I found that I had to move that $−$ from the $y$ part to the $x$ part otherwise my calculation was off by $180°$

If your tangents are unoriented lines, then a change in $180°$ in that argument will give an equally valid result. This is the $v_4$/$-v_4$ ambiguity in my solution. The “velocity vector” you used is oriented, pointing in a given direction, but if you move along your circle in the opposite direction, you'd get opposite velocities at the same points.

So again the question: how does the above solution work, or what is a better more proper rigorous derivation of a solution to the problem?

Your solution looks good. You might want to consider $t$ and $t+180°$, and if you do, then it shouldn't matter where you place your minus sign. If you still have doubts, however, feel free to implement my approach as an alternative and compare the results. They should agree.

I should also note that http://mathworld.wolfram.com/Ellipse.html eqn 60 gives the relation between $\phi$ and $t$ as […]

Their $\phi$ is the “polar angle” of a point on the ellipsis. Look at the line connecting the center of the ellipsis with a given point on the ellipsis. The angle that line makes with the $x$ axis is their $\phi$.

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Hey thank you very much MvG and for your reply. I'm not sure why there is a length limit imposed on comments since I could not directly reply to your answer in detail.

I tested your method and it did work correctly. In fact, it would be computationally faster than my method as it only involves a $sqrt$ whereas mine involves an $atan2$ and then a $\sin$ and $\cos$. So thank you very much and I accepted your answer!

For comparison (and anyone else's benefit) here's the Asymptote code:

pair jamadagniMethod ( real a, real b, real alpha, real psi )
{
    real phi = psi - alpha ;
    real t = atan2 ( -b * Cos(phi), a * Sin(phi) ) ;
    return rotate ( alpha ) * ( a * cos(t), b * sin(t) ) ;
}

pair mvgMethod ( real a, real b, real alpha, real psi )
{
    real phi = psi - alpha ;
    pair u = unit ( (Sin(phi) / b, -Cos(phi) / a) ) ;
    return rotate ( alpha ) * scale ( a, b ) * u ;
}

(Note that in Asymptote, Sin and Cos with capital S and C take their arguments in degrees.)

Just two things about your reply:

You mention swapping $x$ and $y$ and changing one sign. To be more precise, the sign of $y$ i.e. the new $y$ which is the old $x$, must be changed. This is actually complex multiplication by $-i$ which has the effect of rotating clockwise 90°. For instance $(2,3) \times -i = (3,-2)$.

Also, note that MathWorld clearly says that their $\phi$ is the tangential angle. They denote the polar angle by $\theta$. And I am suspecting that in the formula 60 they actually meant to write ${ a \over b \tan t}$ rather than $ {a \over b} \tan t $ since the latter is simply wrong and would not work out. Notice for instance that at $t = 0$ for an unrotated ellipse which they are considering, the tangential angle should be $\pi \over 2$ but $ {a \over b} \tan t $ would evaluate to zero and the arctan would then also be zero. I just sent them a message asking them to correct this (wow I found an error in MathWorld!). Wikipedia quotes them on this, but I'll have to change that, except that the formulae there also involve $e$ and $g$ so I'll have to do it carefully.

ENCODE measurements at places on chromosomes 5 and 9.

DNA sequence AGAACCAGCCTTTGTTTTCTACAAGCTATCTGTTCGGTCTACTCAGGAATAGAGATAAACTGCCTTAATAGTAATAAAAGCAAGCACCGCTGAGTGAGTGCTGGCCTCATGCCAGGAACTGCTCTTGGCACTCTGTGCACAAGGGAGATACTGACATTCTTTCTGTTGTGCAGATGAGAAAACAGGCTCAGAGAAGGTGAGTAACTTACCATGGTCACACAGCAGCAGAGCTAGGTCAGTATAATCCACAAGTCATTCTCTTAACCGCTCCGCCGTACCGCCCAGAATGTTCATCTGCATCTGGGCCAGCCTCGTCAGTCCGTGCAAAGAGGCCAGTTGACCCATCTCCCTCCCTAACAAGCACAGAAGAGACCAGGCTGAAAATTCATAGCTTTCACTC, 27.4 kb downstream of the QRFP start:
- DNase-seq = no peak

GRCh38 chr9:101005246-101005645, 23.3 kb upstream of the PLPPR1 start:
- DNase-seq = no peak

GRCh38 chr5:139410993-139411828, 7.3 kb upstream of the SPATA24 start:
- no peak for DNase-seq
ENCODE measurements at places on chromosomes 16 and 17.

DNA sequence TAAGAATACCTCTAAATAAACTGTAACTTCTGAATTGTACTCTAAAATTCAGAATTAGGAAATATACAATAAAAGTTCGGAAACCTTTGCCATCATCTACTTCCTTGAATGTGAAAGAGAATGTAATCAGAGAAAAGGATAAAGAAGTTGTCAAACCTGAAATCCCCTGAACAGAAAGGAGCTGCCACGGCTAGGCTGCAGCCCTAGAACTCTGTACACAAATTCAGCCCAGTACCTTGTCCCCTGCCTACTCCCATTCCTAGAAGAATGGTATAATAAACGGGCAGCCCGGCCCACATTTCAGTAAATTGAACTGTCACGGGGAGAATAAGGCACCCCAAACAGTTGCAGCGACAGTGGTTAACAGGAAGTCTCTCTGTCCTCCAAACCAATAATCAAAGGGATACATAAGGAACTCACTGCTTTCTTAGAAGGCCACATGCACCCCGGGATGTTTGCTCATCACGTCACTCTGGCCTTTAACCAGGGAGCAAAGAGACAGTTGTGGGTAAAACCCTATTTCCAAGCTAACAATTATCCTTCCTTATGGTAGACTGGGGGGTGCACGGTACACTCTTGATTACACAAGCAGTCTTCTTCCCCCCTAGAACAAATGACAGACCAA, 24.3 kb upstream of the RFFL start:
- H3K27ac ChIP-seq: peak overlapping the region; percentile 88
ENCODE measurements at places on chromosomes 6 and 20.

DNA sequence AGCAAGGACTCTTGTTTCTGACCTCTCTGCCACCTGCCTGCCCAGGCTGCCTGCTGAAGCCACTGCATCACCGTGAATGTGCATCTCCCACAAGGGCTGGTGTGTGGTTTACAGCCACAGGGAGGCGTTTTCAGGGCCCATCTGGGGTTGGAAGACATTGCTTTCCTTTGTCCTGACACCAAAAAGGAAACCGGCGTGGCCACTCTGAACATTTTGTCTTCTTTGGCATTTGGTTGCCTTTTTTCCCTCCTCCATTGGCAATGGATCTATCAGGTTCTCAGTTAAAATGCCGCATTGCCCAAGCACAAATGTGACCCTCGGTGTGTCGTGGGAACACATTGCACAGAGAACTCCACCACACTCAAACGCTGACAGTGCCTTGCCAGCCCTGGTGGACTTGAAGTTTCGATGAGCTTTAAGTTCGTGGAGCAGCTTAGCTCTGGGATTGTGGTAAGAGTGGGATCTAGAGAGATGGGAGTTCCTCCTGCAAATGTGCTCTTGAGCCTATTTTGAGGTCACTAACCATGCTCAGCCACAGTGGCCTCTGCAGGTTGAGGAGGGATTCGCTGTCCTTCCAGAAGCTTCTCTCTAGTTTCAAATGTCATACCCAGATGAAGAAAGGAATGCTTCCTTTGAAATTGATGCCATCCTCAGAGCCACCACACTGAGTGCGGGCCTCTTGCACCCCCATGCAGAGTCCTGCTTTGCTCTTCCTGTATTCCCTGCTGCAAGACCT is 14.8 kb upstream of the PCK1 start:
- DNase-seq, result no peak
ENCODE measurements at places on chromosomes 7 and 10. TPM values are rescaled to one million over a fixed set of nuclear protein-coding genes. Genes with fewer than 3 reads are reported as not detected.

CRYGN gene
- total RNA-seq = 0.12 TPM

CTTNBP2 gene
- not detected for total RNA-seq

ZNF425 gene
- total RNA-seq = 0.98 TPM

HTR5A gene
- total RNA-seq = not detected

But I still couldn't rest without figuring out how my earlier umbral logic works. The arbitrary switching of signs I did also didn't please me. So I sat and thought and got this more logical derivation.

Considering the parameteric form of the unrotated ellipse:

$$ x = a \cos t ; \\ y = b \sin t $$

Differentiating, we get the velocity/tangent vector $v$ as:

$$ { dx \over dt } = -a \sin t ; \\ { dy \over dt } = b \cos t $$

The unit tangent vector is then $\frac {v}{\lVert v \rVert}$ i.e.

$$ \left ( \frac{-a \sin t}{v_{mag}}, \frac{b \cos t}{v_{mag}} \right ) $$

where $v_{mag} = {\lVert v \rVert}$. But if $\phi$ is the tangential angle then the unit tangent vector is also $(\cos \phi, \sin \phi)$, so:

$$ \Rightarrow \cos \phi = \frac {-a \sin t } {v_{mag}} ; \\ \sin \phi = \frac{b \cos t}{v_{mag}} \\ \Rightarrow \sin t = \frac {v_{mag}\cos \phi}{-a} ; \\ \cos t = \frac{v_{mag}\sin \phi}{b} \\ \Rightarrow \tan t = \frac { \left ( \frac {v_{mag}\cos \phi}{-a} \right ) } {\left ( \frac{v_{mag}\sin \phi}{b} \right ) } $$

Now we are going to call $atan2$ but before than we cancel $v_{mag}$ from the numerator and denominator and exchange the denominators within the numerator and denominator (since they are all positive -- remember we need to maintain the sign of the numerator and denominator for $atan2$).

$$\Rightarrow t = atan2 ( -b \cos \phi, a \sin \phi) $$

Now this is equivalent to the formula I had earlier postulated:

$$t = { \pi \over 2 } - atan2(a \sin \phi, -b \cos \phi) $$

because if $\theta = atan2(y,x)$, we have

$$\Rightarrow \tan \theta = y/x \\ \Rightarrow \cot \theta = x/y \\ \Rightarrow \tan ( \frac{\pi}{2} - \theta ) = x/y \\ \Rightarrow \frac{\pi}{2} - \theta = atan2(x,y) \\ \Rightarrow \theta = \frac{\pi}{2} - atan2(x,y) $$

Whew! I wish I could have thought of the simpler solution first. Kudos to MvG!

A final note: the parameter $t$ of a point $p$ on the ellipse seems to be nothing but the polar angle on the unit circle of the point $p^\prime$ which corresponds to $p$ by the scaling factor of the ellipse i.e. $(a,b)$. Note that $p = (a \cos t, b \sin t) ; \ p^\prime = (\cos t, \sin t)$.